OTHER RELATED EFFORTS

Packaged Media

Toppan's entry into packaged multimedia includes CD-ROM and DVD products. Inan area flooded by technical standards Toppan's efforts are aimed at improvingproduct quality within the confines of the standards. For example, a troublingaspect of MPEG encoding is that viewed motion pictures suffer from "jitter," inwhich the image jumps in position slightly from frame to frame. Toppandemonstrated a system to remove jitter from MPEG-encoded video. It also hastechniques for improving the shading and tone of JPEG images to make them morerealistic.

Networked Digital Library

The network library system being developed at NTT provides multimediaservices based on a broadband ATM network. The network is served by hi-fimusic, MPEG-1, MPEG-2 and digital library servers. Processing engines for voicerecognition, search, Japanese/English translation and text-to-speech areprovided. A key component in this network is a super-high definition display,at a resolution of 2048 x 2048 pixels, 24 bits/pixel operating at 60 frames/secfor video. The network library is being used for doctors' viewing of medicalimages, sightseeing tours, teleconferences and on-the-fly machine translationbetween Japanese and English.

Electronic Commerce Involving Images

Electronic commerce is viewed as being one of the promising opportunities inthe 21st century. Major concerns in making this feasible are guaranteeingsecurity, copyrights, and maintaining the timeline of transactions. The WTECteam saw two especially interesting demonstrations illustrating how electronicmoney can be securely moved around between interested parties and howcopyrights can be protected in the sale and distribution of digital objects. Inthe demonstration of moving electronic money around, a smart card is used formaking purchases from anywhere as long as one is connected to the network. Whendigital objects are marketed over the network, the sellers need to ensure thattheir copyrights are protected. NTT's InfoProtect project demonstrates thesecure distribution of images. The owner of the digital content first creates apartial image (semi-disclosed) and its descrambling key. The descrambling keyis registered with the system center and the partial image is transmitted tothe potential buyer. The buyer decides to purchase by inspecting the scrambledimage and buys the descrambling key via a secure key transmission protocolknown as InfoKey developed at NTT. The key is used to descramble the image. Thebuyer ID is embedded using digital watermarking, providing protection againstcopyright violation.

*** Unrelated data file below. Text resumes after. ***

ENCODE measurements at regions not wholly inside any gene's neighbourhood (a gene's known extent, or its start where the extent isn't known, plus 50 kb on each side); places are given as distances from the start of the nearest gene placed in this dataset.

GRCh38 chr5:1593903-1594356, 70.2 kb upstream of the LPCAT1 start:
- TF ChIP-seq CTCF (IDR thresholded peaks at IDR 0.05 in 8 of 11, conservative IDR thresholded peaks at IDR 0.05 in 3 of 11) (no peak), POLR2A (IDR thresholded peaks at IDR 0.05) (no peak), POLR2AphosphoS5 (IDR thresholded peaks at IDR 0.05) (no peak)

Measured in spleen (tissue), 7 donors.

Video Teleconference and Virtual Reality Systems

The high presence video teleconference system demonstrated at NTT iscentered around two large projection displays (each 110 inches long along thediagonal). The resolution is four times that of high definition TV and enablesinteraction with life-sized humans. The quality of display performance wasdemonstrated using 2D monocular and stereo still images. The monocular imageswere viewed at a resolution of 6 million pixels/frame and the stereo pairs eachhad about 3 million pixels/image, giving excellent quality to the stereoimages. Although this system as a whole is expensive, key components of thedisplay technology have been commercialized. Using sound localization, anenhanced multimedia presentation is possible with applications to remotemuseums and education.